Linear B Script


Mark Cartwright
published on 04 August 2023
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Available in other languages: French, Greek, Spanish
Linear B tablet (by Sharon Mollerus, CC BY-NC-SA)
Linear B tablet
Sharon Mollerus (CC BY-NC-SA)

Linear B Script was the writing system of the Mycenaean civilization of the Bronze Age Mediterranean. The syllabic script was used to write Mycenaean Greek from c. 1500 to c. 1200 BCE. It was deciphered by Michael Ventris in 1952, and so the script has provided invaluable insights into the Mycenaean culture and its interaction with contemporary Mediterranean civilizations.

Early Aegean Syllabic Scripts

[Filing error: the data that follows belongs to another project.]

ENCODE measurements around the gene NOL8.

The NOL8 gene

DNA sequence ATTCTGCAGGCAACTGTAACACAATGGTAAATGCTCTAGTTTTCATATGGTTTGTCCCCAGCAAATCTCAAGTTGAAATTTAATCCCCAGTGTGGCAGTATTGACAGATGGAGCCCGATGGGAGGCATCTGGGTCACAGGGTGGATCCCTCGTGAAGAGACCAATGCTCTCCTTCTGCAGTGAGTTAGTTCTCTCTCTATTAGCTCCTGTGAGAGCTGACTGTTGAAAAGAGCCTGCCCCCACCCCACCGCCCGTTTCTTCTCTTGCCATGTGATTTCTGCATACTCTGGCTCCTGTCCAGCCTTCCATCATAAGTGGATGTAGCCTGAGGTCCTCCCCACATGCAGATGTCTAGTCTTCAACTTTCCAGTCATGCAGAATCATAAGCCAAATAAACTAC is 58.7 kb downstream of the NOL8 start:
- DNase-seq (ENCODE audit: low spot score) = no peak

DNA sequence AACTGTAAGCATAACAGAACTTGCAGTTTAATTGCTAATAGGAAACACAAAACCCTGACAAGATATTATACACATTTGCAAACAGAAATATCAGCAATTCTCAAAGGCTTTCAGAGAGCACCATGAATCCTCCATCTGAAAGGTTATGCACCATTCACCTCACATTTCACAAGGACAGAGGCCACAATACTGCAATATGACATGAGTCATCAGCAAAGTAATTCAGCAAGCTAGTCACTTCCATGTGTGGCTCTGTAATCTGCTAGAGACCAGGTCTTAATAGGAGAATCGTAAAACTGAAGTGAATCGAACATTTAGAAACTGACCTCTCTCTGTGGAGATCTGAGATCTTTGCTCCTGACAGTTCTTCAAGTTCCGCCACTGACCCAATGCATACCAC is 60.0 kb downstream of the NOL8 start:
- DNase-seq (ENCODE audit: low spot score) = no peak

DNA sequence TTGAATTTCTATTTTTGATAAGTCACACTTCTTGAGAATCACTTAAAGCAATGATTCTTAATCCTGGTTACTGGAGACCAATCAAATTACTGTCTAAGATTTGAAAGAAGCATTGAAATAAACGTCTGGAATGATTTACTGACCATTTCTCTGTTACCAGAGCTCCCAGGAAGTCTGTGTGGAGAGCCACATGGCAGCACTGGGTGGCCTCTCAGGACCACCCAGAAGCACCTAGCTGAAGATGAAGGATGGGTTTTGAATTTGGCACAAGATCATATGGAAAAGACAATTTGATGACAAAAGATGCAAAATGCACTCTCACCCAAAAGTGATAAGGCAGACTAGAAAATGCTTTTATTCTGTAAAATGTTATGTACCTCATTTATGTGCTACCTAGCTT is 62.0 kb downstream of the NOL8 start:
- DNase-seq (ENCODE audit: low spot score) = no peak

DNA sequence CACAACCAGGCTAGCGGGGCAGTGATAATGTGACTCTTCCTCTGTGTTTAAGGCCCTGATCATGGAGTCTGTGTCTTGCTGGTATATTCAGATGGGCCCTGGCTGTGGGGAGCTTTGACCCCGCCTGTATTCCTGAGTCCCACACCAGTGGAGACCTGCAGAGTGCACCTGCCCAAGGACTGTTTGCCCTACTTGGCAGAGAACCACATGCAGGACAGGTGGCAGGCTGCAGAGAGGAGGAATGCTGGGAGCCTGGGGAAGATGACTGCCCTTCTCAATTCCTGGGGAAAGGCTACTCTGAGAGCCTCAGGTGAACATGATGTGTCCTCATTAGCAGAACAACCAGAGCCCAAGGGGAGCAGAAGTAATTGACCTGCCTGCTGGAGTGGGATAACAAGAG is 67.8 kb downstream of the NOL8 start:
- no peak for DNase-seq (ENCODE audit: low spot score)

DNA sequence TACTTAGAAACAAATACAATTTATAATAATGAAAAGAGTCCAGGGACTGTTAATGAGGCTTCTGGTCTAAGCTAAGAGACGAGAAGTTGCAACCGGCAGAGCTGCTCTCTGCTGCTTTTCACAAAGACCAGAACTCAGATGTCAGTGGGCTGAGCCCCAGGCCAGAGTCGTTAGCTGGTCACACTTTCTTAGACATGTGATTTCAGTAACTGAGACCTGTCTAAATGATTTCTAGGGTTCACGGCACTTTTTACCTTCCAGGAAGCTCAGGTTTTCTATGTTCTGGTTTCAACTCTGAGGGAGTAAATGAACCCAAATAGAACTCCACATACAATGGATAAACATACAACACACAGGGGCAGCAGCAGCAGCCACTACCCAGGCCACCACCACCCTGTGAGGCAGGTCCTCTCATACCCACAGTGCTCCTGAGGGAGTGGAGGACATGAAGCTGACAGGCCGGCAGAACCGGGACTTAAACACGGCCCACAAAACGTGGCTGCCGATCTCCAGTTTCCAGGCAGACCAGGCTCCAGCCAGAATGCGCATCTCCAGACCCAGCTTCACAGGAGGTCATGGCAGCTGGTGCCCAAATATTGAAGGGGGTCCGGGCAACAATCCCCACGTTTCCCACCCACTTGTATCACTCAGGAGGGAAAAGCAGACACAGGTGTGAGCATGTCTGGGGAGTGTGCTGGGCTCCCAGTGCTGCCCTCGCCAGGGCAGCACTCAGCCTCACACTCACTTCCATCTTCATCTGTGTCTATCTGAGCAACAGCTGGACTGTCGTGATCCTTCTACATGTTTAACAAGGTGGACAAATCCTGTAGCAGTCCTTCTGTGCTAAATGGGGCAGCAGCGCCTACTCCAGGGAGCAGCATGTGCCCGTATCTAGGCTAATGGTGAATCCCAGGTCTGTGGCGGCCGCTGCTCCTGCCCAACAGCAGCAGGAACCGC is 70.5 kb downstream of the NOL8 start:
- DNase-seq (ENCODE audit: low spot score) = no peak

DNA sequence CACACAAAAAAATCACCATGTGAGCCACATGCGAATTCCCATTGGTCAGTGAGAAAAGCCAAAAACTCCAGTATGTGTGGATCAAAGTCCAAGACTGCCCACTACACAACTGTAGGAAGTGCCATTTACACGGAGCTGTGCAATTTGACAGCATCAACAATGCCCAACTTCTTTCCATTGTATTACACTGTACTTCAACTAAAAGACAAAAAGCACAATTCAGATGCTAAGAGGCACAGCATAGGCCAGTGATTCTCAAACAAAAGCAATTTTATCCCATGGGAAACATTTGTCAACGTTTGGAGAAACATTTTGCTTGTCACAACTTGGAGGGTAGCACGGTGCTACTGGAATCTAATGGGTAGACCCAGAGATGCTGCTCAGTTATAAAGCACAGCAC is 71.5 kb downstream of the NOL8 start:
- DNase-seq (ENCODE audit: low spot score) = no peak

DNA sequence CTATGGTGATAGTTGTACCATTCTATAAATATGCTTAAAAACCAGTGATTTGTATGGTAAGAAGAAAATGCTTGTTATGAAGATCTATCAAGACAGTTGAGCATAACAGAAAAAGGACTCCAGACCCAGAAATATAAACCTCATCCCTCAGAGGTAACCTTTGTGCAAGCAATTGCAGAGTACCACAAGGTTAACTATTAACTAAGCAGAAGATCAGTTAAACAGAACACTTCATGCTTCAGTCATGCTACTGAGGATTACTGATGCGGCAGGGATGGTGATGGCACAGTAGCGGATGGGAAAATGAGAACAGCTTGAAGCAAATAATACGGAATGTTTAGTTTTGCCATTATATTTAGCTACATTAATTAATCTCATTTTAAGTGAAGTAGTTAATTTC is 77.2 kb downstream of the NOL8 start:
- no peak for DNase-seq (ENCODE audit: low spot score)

Two scripts of note were already in use in the Bronze Age Aegean before the Linear B script. These were Cretan Hieroglyphic script, in use from around 2000 to 1650 BCE, and Linear A script, in use from around 1850 to 1450 BCE. Both scripts were used by the Minoan civilization (c. 2000 to c. 1450 BCE) centred on Crete and spread to other islands such as Thera, Rhodes, and the Cyclades group. Neither of these scripts has yet been deciphered, but we do know that they were used for administrative and religious purposes, most often as inscriptions on clay tablets. While the Cretan Hieroglyphic script gradually went out of favour, the Linear A script was in use across Crete by the late 16th century BCE. Linear A script is composed of at least 90 characters, which can be grouped into syllabic signs, ideograms, and symbols which denote numbers and fractions. In addition, monograms were made from the clustering of two or three symbols. Around 70% of Linear A symbols reappear in the Linear B script of Mycenaean Greece. Just as the Mycenaean civilization of mainland Greece came to culturally dominate and appropriate elements of Minoan culture from the mid-15th century BCE, so too elements of the older Minoan script were absorbed within the Mycenaean writing system.